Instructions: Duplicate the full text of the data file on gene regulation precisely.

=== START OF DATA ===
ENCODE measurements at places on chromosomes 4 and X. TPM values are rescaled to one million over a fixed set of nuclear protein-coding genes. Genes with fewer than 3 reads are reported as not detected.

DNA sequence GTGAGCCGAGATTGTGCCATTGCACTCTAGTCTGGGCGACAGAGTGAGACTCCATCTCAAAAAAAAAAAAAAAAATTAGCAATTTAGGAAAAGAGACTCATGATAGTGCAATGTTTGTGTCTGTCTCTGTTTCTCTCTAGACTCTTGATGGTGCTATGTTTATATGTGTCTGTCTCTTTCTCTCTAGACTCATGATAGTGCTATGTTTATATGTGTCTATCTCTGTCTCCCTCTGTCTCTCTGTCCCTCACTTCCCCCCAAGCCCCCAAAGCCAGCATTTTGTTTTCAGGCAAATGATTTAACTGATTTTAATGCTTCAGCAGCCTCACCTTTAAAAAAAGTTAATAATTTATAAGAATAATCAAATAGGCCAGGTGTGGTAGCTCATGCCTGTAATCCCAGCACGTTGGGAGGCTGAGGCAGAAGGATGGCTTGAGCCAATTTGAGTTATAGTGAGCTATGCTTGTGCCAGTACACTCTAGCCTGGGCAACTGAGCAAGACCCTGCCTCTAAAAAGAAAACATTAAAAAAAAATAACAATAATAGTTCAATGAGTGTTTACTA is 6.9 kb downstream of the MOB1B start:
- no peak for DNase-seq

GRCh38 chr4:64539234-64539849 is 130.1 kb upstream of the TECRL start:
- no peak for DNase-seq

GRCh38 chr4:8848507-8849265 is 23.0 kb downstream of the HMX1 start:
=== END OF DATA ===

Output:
ENCODE measurements at places on chromosomes 4 and X. TPM values are rescaled to one million over a fixed set of nuclear protein-coding genes. Genes with fewer than 3 reads are reported as not detected.

DNA sequence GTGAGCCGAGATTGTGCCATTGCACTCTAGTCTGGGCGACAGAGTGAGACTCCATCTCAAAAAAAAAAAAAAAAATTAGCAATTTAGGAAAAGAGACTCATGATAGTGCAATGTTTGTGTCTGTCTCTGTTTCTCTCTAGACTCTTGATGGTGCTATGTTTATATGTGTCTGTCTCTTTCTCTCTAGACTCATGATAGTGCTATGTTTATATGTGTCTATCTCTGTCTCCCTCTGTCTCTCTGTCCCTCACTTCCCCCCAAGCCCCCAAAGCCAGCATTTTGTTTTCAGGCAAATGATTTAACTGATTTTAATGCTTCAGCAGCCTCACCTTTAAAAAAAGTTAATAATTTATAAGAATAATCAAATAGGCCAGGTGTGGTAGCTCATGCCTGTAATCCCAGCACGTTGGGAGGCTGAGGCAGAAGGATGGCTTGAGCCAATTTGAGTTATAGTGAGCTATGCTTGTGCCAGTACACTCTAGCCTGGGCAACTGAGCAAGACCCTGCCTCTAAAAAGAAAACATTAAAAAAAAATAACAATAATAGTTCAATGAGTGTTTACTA is 6.9 kb downstream of the MOB1B start:
- no peak for DNase-seq

GRCh38 chr4:64539234-64539849 is 130.1 kb upstream of the TECRL start:
- no peak for DNase-seq

GRCh38 chr4:8848507-8849265 is 23.0 kb downstream of the HMX1 start: